By 1960, the library had almost doubled its services. We had a bookmobile and the McMullen Library in Lynn Haven became a part of the county system. In September 1960, the Bay County Free Public Library was incLibrary Board - Jenks Avenueorporated as the Bay County Public Library Association, Inc. The Association contracted with the Bay County Board of Commissioners to provide library services to our citizens. In 1962, the library purchased a second bookmobile and the Association contracted with Washington County and formed the Northwest Regional Library System.


In 1962, the Bay County Public Library was also in the middle of a building fund campaign. The land and buildings in Washington Park were sold to the federal government and the library moved again - to the Christo Dime Store building on Harrison Avenue. We were to be in the storefront for only a year, but, three years later, we were still there and growing - Gulf, Calhoun, and Walton Counties joined the library system.

BCPL at the Marina In May 1967, the library building on the City Marina was completed and it was time to move again. With typical thrift, the library staff, a few volunteers and the Boy Scouts moved tJane Patton - Library Directorhe bulk of 60,000 volumes into the new building. Library Director Jane Patton reminded the staff: "...although we (now) have a beautiful new building, library service and people are still more important."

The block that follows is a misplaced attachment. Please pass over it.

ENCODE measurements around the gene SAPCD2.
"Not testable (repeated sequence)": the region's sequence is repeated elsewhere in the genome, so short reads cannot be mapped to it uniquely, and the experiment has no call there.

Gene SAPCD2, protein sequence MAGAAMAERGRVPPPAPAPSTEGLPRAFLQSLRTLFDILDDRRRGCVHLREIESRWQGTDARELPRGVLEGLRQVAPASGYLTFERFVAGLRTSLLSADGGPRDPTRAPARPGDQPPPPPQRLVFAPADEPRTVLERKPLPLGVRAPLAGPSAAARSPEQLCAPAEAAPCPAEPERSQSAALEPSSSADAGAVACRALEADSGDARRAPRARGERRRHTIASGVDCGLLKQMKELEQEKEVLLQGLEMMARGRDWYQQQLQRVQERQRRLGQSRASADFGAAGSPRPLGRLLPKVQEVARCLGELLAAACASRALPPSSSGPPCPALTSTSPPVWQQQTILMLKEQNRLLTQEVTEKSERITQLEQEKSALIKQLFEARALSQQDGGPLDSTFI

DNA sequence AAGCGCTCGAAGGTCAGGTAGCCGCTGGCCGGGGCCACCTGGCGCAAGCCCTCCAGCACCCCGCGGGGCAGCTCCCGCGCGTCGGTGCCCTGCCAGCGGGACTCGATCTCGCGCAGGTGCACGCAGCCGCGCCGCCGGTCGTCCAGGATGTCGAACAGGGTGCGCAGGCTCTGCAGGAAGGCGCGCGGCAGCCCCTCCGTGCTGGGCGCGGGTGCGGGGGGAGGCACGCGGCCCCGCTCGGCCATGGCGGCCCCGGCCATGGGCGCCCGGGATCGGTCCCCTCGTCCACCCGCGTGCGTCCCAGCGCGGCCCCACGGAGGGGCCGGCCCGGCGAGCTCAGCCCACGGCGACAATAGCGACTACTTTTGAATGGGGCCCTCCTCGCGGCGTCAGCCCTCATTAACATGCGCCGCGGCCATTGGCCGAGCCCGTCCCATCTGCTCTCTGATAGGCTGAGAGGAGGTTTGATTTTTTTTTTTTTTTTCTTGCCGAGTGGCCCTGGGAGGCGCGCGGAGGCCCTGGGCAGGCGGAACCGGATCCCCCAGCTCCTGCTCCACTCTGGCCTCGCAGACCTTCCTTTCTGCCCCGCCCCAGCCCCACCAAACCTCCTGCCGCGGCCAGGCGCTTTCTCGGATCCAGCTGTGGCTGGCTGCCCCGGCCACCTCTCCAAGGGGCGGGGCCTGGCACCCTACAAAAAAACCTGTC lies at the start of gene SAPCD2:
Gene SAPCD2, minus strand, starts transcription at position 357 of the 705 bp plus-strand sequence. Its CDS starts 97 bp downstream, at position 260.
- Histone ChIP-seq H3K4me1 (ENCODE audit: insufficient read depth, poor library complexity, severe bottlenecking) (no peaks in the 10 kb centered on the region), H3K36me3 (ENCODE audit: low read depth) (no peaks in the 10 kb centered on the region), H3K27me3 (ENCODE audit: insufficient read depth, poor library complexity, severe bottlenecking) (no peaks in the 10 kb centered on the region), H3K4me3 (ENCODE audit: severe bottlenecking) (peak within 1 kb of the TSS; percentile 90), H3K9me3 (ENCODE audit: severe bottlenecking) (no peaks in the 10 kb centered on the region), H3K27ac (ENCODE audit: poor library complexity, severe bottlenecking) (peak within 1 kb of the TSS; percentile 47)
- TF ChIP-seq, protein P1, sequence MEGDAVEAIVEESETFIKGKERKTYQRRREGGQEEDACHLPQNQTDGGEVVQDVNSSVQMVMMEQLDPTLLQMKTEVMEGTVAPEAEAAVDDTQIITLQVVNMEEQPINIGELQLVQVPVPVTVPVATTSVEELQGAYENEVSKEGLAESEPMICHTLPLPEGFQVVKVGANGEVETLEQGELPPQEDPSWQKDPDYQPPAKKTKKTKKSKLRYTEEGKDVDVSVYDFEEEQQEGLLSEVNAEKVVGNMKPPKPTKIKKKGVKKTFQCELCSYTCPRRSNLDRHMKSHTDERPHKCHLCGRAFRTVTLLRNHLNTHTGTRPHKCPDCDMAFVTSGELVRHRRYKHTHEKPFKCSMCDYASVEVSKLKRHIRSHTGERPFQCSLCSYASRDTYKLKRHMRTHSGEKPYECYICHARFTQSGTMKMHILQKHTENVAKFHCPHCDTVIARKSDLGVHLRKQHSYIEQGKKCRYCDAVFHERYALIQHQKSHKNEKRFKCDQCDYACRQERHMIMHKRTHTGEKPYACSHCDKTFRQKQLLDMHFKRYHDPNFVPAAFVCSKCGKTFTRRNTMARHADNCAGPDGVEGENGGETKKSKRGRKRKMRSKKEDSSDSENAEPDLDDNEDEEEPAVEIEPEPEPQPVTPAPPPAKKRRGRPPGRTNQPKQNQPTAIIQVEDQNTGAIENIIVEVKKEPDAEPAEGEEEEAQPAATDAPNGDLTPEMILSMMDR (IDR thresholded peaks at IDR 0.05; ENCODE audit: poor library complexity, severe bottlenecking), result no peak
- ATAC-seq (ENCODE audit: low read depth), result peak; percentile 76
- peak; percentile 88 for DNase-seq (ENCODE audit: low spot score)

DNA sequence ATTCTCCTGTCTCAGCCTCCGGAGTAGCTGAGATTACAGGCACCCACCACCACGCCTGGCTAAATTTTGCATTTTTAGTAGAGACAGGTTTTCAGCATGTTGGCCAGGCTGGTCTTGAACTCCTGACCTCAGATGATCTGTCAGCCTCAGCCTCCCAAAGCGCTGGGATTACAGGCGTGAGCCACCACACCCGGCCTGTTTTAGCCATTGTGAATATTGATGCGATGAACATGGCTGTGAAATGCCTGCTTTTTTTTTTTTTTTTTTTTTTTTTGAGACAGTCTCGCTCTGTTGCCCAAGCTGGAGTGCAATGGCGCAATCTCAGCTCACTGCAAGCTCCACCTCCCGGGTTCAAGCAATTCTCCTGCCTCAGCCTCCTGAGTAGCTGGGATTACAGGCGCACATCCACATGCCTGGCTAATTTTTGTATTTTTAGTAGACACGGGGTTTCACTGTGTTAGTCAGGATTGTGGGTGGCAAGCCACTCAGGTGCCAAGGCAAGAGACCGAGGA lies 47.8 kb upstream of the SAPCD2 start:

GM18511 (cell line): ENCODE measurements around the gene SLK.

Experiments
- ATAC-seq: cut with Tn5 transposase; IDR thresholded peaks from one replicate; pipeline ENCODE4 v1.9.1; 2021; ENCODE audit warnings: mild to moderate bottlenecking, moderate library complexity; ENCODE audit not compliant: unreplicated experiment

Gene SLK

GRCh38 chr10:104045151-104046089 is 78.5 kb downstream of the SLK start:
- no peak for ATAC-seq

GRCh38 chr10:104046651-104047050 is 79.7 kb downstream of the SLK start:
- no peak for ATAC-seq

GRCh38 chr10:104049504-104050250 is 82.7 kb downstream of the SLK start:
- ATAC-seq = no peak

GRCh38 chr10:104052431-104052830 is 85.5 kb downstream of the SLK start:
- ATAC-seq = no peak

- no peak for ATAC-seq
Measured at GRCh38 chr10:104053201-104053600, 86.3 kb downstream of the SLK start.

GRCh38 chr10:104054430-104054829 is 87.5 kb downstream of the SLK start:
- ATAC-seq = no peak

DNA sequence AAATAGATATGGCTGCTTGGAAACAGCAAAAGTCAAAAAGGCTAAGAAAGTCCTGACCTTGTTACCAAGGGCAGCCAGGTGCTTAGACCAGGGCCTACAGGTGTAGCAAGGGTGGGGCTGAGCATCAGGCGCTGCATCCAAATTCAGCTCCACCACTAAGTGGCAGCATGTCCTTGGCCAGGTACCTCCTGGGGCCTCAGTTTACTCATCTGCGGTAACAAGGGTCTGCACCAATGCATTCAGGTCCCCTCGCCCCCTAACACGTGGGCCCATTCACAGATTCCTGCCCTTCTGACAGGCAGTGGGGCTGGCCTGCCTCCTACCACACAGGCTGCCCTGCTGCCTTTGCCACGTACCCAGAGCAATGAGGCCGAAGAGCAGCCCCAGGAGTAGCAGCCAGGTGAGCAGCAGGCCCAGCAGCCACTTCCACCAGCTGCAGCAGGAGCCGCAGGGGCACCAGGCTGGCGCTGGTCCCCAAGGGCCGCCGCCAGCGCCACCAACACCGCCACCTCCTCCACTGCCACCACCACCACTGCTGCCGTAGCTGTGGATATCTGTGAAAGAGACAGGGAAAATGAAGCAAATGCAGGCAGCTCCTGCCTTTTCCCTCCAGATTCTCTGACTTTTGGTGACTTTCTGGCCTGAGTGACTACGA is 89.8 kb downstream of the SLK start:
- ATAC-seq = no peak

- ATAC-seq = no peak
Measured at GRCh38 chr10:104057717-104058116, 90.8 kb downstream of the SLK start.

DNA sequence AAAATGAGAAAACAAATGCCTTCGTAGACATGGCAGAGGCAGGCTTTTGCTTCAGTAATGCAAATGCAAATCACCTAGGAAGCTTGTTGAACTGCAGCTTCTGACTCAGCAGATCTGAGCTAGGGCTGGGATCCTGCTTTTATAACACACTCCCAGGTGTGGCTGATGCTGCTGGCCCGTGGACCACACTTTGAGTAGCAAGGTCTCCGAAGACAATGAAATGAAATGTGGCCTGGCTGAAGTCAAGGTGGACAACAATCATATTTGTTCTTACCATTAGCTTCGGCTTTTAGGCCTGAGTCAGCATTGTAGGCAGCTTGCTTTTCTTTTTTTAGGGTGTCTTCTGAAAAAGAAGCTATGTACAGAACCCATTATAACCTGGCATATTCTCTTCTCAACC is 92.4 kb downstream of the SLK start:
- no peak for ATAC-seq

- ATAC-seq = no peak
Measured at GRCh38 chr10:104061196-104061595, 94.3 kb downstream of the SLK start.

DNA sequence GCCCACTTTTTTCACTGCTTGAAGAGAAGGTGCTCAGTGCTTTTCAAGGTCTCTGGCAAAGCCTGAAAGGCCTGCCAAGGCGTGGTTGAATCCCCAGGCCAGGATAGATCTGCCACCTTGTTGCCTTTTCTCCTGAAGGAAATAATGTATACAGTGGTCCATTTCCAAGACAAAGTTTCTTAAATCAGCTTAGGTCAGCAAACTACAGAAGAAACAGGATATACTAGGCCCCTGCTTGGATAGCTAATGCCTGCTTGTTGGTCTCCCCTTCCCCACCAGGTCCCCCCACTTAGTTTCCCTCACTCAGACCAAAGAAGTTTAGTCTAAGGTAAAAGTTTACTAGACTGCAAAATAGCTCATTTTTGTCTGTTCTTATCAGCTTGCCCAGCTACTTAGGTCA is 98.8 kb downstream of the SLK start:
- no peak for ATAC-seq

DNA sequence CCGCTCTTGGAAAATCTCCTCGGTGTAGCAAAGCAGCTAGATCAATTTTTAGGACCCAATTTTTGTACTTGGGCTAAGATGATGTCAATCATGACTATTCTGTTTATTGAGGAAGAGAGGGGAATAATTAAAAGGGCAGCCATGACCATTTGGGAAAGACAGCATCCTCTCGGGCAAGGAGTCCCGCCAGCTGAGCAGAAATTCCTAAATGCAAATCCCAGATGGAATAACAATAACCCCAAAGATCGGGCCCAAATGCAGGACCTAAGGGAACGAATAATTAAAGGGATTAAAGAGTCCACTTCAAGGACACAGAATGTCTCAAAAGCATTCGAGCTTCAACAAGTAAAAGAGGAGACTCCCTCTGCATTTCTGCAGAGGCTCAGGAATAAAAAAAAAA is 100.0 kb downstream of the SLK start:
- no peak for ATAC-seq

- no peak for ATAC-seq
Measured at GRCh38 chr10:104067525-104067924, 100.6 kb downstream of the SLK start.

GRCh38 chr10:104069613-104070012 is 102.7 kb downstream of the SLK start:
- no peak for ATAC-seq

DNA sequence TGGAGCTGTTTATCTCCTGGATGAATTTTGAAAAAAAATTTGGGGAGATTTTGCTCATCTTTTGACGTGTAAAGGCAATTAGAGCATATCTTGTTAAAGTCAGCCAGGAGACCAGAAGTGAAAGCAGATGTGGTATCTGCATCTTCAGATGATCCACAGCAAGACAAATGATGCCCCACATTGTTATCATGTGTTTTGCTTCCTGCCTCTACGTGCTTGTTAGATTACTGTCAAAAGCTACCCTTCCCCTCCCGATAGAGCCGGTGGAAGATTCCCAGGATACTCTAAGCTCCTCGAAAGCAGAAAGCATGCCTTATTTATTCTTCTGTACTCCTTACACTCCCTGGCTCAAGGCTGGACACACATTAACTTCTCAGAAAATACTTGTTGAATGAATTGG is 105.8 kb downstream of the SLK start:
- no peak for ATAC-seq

As the Sixties gave way to the Seventies, Walton County withdrew from the System. In 1973 and 1974, Liberty and Holmes Counties joined the Northwest Regional Library System; we served six counties covering 3,946 square miles.


The end of the Seventies brought more changes to the library. Springfield Public Library opened. During the height of the gas shortage, the library decided tOur 2nd Bookmobileo discontinue bookmobile library service. There were a lot of good memories of riding the highways and dirt roads on the "bookmobile trail," but times were changing. A federally-funded program, Mail-a-Book Library Service, took the place of the bookmobiles until funds for that project ended.


The Eighties began with a new library building at Panama City Beach. The early Eighties were lean years; federal funding - library project grants, federal revenue sharing funds, public employment funds - were slashed or eliminated. Open hours were reduced, book budgets cut, employees laid off. Under new administration in 1985 (George Vickery was hired as George Vickery - Library Director (1985-2007)Library Director), the library began a restructuring program to improve services by reorganizing staff and collections. New funding structures for regional and municipal libraries were implemented. In 1986, Calhoun County Library received additional local funding and withdrew from the System to form its own county-wide system.


By the turn of the decade, the stress of limited funding began to take its toll throughout the system. Reductions to the ad valorem tax base made it difficult for funding agencies to increase or even sustain library appropriations. In 1991, Washington County withdrew from the system; in 1992, Holmes County and Lynn Haven libraries withdrew.